2. Call the _trackEvent() method in the source code of a page object, widget, or video. The specification for the _trackEvent() method is:
_trackEvent(category, action, opt_label, opt_value, opt_noninteraction)
  • category (required)The name you supply for the group of objects you want to track.
  • action (required)A string that is uniquely paired with each category, and commonly used to define the type of user interaction for the web object.
  • label (optional)An optional string to provide additional dimensions to the event data.
  • value (optional)An integer that you can use to provide numerical data about the user event.
  • non-interaction (optional)A boolean that when set to true, indicates that the event hit will not be used in bounce-rate calculation.
Look at the example and the condition descriptions, you can see that in the link I tagged, I'm using the category "Email Address" and the action "Click" - for obvious reasons - and the label "Privacy Policy" to distinguish these clicks from email address clicks on other pages. Again, I'm keeping things simple in this crash course, but you can play around with assigning a value to an event, etc. Once you understand how to set up events, the actual work should only take you a few minutes and you can immediately start seeing event data populate your GA reports. Because we filter out traffic from our own IP address (as you should be), I jumped off wifi on my phone to test the new event. As you'll see below, you can see event data even in the "Real Time" section.

Real Time Analytics Event Tracking

Real Time Events Google Analytics Real Time Events Google Analytics Clicks Unfortunately real-time data doesn't immediately populate into the standard Behavior>Event reporting area, so I jumped in a client account to show what this section looks like when event data is shown: Events Overview Google Analytics Obviously you can then drill down from there and add secondary dimensions like in any other part of GA.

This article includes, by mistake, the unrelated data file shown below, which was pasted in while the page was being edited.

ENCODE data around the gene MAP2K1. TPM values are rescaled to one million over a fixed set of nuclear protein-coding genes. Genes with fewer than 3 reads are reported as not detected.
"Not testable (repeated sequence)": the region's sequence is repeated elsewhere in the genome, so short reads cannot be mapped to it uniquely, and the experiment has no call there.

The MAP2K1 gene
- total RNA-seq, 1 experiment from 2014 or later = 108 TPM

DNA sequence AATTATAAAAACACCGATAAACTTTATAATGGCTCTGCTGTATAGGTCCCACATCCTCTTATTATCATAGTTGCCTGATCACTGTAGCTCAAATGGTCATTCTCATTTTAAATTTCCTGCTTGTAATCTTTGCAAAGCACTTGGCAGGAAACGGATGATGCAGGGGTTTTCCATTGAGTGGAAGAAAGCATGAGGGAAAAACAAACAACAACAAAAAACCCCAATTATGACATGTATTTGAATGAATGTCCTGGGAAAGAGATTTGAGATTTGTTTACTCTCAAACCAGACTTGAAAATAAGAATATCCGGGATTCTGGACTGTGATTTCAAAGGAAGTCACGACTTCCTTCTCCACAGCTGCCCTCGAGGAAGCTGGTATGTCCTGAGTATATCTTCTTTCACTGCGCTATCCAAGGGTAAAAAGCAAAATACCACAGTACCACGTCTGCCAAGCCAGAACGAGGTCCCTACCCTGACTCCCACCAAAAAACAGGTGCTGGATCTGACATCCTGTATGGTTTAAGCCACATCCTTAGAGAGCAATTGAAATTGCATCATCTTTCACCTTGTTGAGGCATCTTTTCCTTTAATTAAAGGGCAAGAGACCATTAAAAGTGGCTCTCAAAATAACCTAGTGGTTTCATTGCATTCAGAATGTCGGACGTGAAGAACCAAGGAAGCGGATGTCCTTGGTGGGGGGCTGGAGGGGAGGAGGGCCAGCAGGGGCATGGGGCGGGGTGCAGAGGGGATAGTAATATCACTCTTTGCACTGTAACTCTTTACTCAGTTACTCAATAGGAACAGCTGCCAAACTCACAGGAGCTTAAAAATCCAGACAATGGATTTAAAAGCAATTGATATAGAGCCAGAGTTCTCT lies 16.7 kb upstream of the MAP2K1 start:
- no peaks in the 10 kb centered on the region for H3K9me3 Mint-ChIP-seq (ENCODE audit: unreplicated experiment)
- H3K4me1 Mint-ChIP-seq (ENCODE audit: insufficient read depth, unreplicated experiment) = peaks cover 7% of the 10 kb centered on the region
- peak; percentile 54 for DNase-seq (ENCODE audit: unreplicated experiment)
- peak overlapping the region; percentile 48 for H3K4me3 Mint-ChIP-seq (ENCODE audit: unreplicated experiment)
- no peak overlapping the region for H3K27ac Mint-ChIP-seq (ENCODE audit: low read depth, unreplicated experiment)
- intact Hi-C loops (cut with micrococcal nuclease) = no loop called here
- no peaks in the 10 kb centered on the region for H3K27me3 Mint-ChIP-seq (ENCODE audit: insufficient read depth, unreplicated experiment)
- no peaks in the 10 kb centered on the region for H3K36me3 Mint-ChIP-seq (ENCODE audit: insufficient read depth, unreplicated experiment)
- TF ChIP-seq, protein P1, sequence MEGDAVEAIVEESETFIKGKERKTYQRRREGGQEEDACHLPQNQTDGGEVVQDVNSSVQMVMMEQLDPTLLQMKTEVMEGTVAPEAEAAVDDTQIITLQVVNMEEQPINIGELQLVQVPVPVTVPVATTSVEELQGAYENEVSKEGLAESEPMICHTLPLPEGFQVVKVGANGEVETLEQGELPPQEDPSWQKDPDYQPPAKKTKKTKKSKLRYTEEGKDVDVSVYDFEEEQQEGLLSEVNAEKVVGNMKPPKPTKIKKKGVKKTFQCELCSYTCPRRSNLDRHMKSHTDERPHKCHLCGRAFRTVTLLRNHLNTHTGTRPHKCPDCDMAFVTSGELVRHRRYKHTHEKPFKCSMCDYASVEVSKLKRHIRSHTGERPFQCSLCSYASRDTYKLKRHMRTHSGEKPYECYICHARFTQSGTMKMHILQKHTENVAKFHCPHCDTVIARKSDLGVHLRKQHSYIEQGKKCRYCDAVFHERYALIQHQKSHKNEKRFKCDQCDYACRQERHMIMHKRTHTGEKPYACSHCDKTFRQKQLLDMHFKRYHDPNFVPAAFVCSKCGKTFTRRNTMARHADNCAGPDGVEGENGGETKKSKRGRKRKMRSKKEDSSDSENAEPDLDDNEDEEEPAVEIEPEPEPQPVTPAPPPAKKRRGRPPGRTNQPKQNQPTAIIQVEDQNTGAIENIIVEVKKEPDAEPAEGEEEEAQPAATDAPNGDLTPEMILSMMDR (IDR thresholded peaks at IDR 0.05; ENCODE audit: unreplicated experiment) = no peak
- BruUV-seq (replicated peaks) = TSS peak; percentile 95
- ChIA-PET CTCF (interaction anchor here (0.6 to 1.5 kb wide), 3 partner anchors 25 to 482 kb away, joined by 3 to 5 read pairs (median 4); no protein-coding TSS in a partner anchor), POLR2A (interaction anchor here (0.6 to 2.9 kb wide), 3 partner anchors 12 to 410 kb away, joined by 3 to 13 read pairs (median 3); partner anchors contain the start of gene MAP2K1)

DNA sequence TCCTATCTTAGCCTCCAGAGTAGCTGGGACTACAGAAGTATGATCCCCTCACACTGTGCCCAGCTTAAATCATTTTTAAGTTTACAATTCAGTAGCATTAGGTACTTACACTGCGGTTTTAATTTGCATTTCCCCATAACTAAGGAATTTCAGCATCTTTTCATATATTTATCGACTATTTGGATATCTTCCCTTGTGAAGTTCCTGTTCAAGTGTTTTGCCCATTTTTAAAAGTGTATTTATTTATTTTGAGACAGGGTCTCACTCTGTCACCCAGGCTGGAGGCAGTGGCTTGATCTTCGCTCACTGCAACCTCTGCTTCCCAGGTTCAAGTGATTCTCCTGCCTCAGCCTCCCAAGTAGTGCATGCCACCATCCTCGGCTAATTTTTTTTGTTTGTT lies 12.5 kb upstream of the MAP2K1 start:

Event Goals in Google Analytics

If the event you're tracking is important enough to be considered a "conversoin", you'll want to take the additional step of creating an event goal. It's as simple as setting up any other goal, but you just want to be sure to to match up event conditions correctly: Event Goal Google Analytics   Assuming you set this up correctly, these goals will now show alongside all of your other goals under the "Conversions" section in GA. You'll also be able to display events on their own or as goals within any custom reports. I prefer as goals because then you can review conversion rates, etc. but whatever works best for you. That's really all there is to it. I can't emphasize enough just how simple Google Analytics event and event goal setup is, despite the length of this post. It really shouldn't take you more than a few minutes.